Wednesday, June 30, 2010

The Good, The Bad and The Ugly: Taking Good Digital Pictures and Editing Them Effectively

Leslie Fisher's #1 tip for digital photography:  Read the manual!

Top issues we run into
* Not close enough:  Fill the frame with the subject.  Take a photo, get closer, take another, get close, repeat.  Look around the edges of your photo before you click.

* Macro mode:  Allows you to get close to your image (1-3 feet).  Best to use a tripod to keep camera steady.  Or prop your camera on something steady. 

* Not in focus:  When you look at the screen it appears to be in focus but it's not.  Your camera has a maginifying glass you can click to make sure it's in focus.  Look for your focus point and make sure it's on the subject.  Press the shutter button halfway down to set the focus.

* Camera shake: Usually it's lighting.  If it's too low the camera needs espose te picture longer to take the image.  Your shaking hands get in the way of the camera and it makes the image look very blurry  What can you do?  Put your camera on a tripod or other stable object and set a timer.  Have you seen the night mode camera setting before?  Night mode will tell the camera the lighting is low.  It will make the photo darker, but not blurry.  That is better.

* Boring photos:  Tell the story better.  Wander around the scene for a different angle/view.

* Boring Composition: The Law of Thirds.  A nifty little technique to make sure your basic images are frames in a pleasing manner.  When looking through your viewfinder, Imagine 3 vertical and horizontal lines intersecting.  Position your subject in one of those intersections.  This will establish a good flow for the picture.
Look for "lines" in your photo that will help draw attention to the subject.  Have fun with open spaces.  Maybe place the subject only in the corner of the picture to show an amazing view.  Shoot high/shoot low, move your body.   Don't shoot posed shots, make them laugh, make them jump. 

* Missing the Action shot:  What kind of SD memory card do you have?  Some of the cards are really slow and can affect the speed with which you capture the shot.  Lexar Professional card or Sandisk extreme 3 or 4 are great cards to have. You can also put the camera in sports mode, running man icon on camera.  This will take the photo as fast as possible.  The drawback is the faster the shot, the less light brought into the camera.  Be prepared for underexposed images (you can fix those in Photoshop)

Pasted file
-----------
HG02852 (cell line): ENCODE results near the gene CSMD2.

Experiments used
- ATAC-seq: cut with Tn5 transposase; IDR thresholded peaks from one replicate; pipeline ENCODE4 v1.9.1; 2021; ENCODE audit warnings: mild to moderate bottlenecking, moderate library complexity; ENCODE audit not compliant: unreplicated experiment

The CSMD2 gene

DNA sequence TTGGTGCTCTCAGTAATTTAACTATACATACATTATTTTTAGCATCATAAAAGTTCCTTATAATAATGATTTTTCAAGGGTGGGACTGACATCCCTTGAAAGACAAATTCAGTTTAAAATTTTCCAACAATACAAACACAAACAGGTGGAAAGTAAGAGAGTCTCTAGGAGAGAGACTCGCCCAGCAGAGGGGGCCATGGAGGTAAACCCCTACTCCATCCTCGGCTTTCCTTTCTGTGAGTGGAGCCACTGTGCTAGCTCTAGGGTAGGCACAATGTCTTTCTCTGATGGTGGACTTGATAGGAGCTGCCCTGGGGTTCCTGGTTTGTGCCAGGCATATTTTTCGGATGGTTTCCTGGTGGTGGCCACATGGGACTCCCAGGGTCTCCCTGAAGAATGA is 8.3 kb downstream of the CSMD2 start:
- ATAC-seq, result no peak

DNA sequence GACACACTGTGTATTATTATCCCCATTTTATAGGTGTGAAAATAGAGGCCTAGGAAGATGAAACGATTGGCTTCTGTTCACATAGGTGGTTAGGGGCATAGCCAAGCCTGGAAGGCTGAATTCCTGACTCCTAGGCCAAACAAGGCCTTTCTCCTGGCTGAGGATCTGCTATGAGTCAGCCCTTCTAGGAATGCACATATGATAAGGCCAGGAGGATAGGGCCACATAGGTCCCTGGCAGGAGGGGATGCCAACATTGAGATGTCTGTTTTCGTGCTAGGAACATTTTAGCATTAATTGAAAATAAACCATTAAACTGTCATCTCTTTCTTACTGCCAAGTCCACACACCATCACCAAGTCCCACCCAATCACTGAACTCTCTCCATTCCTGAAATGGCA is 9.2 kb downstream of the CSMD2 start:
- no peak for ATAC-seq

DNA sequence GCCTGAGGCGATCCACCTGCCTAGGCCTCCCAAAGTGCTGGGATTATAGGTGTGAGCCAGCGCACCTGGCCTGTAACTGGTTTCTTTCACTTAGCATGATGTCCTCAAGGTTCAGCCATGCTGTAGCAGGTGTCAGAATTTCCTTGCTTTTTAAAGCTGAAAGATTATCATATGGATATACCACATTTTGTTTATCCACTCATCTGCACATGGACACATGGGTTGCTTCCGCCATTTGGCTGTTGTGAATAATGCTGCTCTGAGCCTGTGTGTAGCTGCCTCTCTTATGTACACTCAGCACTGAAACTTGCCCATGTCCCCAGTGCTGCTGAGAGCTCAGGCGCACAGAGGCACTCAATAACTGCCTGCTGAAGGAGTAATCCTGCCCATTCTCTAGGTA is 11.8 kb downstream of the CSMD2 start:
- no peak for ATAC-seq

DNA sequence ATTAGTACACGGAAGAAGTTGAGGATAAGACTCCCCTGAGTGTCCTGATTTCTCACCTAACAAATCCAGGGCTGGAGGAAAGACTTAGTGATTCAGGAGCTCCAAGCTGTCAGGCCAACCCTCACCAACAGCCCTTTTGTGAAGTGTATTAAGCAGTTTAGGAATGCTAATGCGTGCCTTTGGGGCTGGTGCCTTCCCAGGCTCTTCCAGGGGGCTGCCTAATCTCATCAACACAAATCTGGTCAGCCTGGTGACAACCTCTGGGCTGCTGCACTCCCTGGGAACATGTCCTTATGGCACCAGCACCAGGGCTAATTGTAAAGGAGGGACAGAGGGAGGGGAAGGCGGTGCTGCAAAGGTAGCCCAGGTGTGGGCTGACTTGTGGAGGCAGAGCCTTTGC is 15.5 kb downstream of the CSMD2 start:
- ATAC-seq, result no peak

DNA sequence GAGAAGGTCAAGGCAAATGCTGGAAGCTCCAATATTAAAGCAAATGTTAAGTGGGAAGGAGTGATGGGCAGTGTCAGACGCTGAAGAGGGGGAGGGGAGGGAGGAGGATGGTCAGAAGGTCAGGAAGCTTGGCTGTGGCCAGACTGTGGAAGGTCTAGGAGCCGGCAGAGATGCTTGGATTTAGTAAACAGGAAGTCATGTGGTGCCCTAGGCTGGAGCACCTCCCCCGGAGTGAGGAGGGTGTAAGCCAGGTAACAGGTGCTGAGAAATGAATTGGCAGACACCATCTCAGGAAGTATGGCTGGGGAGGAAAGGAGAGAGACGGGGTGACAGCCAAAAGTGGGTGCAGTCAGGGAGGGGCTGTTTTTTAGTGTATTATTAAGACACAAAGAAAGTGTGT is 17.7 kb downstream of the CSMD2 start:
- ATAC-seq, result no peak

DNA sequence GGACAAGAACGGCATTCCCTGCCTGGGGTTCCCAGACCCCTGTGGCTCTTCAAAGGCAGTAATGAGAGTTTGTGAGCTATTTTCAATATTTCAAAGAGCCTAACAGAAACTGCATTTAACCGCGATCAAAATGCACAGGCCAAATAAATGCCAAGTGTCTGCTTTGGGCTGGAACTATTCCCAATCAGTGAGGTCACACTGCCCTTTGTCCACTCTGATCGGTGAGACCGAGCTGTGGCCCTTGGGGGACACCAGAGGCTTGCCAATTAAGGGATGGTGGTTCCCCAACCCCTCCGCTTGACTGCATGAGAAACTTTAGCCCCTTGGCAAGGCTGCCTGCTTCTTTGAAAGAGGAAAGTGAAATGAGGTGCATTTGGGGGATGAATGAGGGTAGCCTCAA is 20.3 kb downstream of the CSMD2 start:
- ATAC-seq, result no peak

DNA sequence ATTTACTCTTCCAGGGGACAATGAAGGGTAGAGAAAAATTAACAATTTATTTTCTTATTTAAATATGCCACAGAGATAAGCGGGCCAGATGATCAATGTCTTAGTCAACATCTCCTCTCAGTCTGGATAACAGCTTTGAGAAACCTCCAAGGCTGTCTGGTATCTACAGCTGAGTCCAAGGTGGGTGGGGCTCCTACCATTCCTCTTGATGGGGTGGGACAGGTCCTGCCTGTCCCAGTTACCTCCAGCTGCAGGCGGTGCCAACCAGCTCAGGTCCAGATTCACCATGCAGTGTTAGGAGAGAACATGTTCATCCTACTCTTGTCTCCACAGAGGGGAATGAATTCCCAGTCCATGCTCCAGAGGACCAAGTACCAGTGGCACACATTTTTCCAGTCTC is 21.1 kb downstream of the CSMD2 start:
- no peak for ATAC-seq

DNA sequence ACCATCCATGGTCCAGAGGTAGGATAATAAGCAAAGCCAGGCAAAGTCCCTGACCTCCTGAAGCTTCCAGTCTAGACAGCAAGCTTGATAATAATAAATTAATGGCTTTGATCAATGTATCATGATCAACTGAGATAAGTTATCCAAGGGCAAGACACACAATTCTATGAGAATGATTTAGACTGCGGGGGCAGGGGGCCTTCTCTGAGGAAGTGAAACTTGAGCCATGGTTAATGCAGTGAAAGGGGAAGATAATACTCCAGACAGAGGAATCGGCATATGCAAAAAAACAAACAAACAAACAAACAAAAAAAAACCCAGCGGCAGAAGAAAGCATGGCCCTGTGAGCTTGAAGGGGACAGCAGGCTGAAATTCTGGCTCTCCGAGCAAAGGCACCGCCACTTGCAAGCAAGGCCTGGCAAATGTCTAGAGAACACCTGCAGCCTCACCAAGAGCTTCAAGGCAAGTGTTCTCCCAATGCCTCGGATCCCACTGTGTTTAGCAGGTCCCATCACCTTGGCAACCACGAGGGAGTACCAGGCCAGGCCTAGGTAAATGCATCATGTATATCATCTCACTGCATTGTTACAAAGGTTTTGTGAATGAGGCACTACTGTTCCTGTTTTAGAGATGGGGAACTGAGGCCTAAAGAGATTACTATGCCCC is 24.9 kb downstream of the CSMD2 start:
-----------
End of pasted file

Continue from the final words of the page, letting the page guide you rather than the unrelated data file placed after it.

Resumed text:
* Ignoring the background:  Make sure you're aware of what's in the background.  It can ruin what's in the foreground. 

* Too Much Flash:  When the flash fires we have no sense of the environment around you.  Try to work the scene, get a tripod, night mode. Use your flash during the day, because the sun will cause you to have shadows on the subject's face.

* Why Not Vertical?:  Don't forget to turn the camera vertically to capture the scene better.

* Digital Zoom:  Just say no!  Instead of zooming digitally, set your camera to the largest image size possible.  You should always have to set to the largest size posssible. 

* More DPI, Better Quality?:  Yes and no,  If you were a billboard printer, then I would worry more about the high level DPI picture.  Most of today's inkjets and laser jets do not have a high DPI picture to give you a great print.  Most pros recommend printing your images at 160 dpi  The less dots per inch the larger your picture can be printed!  You need to know what the image is being taken at, look in your settings. 

* Settings in the Camera: Allows you to set the picture in portrait mode so you can focus on the subject and put a soft focus in the background. 

* Editing Photos in Photoshop (or whatever editing software you have):  NEVER edit the original, save a copy and edit that.  Color correction: white balance.  You can change it in your camera settings or the color editing area of your software.

1 comment:

Mrs. Metzger and Mrs. Morris said...

Thanks for this no-nonsense post. It makes me want to take even more pictures!